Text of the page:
After the first frosts is the traditional time for picking your supply of sloes. The fruit is just about ripe now and late October/early November is a good time to pick if you want something to round off your Christmas dinner.
Sloes are the fruit of the blackthorn (Prunus spinosa), a wild relative of the cultivated plum, and the fruits do look like small, marble-shaped Victoria plums hanging in clusters. But watch out for those vicious thorns! A walking stick is useful here for bringing branches within reach (an appropriate tool since blackthorn wood is used for walking sticks).
Sloes are not edible raw, they are mouth-puckeringly astringent, but they are delicious as a fruity flavouring for gin (or brandy or vodka?) and sloe gin is very simple to make. You will need:
- a needle
- some bottles with screw capshow to get your ex backg>
- sugar (in proportion of 2:1 sloes to sugar)
- and sloes.
Prick the skins of the sloes with a needle – this is tedious, but do it sitting down and with helpers. Then, for each pound of sloes add half a pound of sugar. Tip them into the bottles, up to about half-full, and top up with gin. Leave a bit of a gap at the top so that you can give the bottles a shake to mix. Store them and turn them from time to time. It should be ready to drink by Christmas, although it can be left on the sloes for another couple of months (but it begins to loose its colour after a time). Strain the sloes out. They are edible now, but very alcoholic!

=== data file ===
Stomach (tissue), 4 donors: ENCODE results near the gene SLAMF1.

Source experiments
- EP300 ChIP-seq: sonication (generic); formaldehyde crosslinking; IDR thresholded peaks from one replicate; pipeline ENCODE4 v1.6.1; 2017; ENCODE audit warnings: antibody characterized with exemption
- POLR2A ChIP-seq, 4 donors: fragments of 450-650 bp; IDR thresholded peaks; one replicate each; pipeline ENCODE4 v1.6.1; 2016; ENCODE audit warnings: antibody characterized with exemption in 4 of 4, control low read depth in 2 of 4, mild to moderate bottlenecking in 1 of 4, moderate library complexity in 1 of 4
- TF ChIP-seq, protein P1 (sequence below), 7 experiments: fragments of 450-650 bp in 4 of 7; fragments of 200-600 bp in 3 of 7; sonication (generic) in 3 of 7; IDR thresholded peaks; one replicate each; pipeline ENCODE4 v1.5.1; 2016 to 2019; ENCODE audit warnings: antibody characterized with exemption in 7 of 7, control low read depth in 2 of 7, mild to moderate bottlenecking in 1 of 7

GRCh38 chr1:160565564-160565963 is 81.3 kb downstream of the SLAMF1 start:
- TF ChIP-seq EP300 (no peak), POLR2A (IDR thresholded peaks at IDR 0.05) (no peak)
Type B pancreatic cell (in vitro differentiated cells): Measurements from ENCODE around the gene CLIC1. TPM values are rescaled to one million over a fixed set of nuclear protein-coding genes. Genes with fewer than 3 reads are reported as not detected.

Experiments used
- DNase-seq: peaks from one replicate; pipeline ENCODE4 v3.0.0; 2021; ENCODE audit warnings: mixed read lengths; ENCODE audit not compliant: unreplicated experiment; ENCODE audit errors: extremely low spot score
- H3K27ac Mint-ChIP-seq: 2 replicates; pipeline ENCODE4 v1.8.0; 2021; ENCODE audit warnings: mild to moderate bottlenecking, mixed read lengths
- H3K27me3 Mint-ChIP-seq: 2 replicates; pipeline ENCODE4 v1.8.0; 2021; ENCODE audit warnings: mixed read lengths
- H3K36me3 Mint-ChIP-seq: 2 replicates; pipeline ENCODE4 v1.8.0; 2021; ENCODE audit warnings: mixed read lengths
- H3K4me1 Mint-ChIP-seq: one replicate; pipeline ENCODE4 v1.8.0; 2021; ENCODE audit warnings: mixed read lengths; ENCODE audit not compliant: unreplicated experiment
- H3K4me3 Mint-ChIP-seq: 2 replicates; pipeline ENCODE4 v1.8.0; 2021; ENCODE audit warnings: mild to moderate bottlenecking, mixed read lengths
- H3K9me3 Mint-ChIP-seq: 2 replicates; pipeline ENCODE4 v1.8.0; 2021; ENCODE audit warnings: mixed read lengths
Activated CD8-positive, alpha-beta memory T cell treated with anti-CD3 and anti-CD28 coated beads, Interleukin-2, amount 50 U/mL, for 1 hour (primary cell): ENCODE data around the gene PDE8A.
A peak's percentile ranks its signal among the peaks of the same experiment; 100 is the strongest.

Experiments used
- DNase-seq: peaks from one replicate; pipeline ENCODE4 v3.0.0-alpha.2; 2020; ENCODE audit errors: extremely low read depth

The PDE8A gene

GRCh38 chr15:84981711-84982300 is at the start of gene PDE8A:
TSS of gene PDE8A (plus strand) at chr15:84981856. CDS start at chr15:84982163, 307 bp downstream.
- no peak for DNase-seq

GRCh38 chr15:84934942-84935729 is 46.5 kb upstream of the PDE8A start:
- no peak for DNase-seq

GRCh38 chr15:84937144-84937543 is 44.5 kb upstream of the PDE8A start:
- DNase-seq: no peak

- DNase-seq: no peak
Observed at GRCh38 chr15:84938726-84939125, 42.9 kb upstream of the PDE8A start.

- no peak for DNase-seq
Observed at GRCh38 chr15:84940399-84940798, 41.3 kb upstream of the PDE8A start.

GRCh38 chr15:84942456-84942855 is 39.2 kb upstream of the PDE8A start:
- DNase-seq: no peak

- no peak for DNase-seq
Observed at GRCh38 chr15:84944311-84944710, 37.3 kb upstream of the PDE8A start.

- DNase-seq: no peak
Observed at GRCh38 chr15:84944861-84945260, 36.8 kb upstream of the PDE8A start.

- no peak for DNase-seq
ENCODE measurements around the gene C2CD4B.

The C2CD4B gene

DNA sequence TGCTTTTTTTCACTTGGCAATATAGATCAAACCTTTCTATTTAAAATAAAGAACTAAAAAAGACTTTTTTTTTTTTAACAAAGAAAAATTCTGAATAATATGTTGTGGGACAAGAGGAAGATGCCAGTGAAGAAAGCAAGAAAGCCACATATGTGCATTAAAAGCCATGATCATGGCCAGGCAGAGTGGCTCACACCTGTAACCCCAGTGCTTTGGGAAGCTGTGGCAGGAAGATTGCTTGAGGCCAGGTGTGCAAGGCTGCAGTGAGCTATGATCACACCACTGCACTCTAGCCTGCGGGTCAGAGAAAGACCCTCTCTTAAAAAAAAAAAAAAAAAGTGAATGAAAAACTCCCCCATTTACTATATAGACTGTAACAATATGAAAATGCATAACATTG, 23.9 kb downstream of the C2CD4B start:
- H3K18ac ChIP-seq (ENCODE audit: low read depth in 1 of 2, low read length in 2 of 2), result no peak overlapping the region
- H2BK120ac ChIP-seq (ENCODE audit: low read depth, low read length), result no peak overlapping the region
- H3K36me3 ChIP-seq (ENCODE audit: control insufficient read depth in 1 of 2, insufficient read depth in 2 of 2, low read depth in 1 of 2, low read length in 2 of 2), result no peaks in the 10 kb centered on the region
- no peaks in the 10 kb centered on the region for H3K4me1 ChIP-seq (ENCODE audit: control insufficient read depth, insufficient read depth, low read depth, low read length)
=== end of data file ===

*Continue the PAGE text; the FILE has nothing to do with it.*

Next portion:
Sloe gin can be drunk as an after-dinner liqueur or mixed with white wine or champagne, or is also very good poured over vanilla ice cream.
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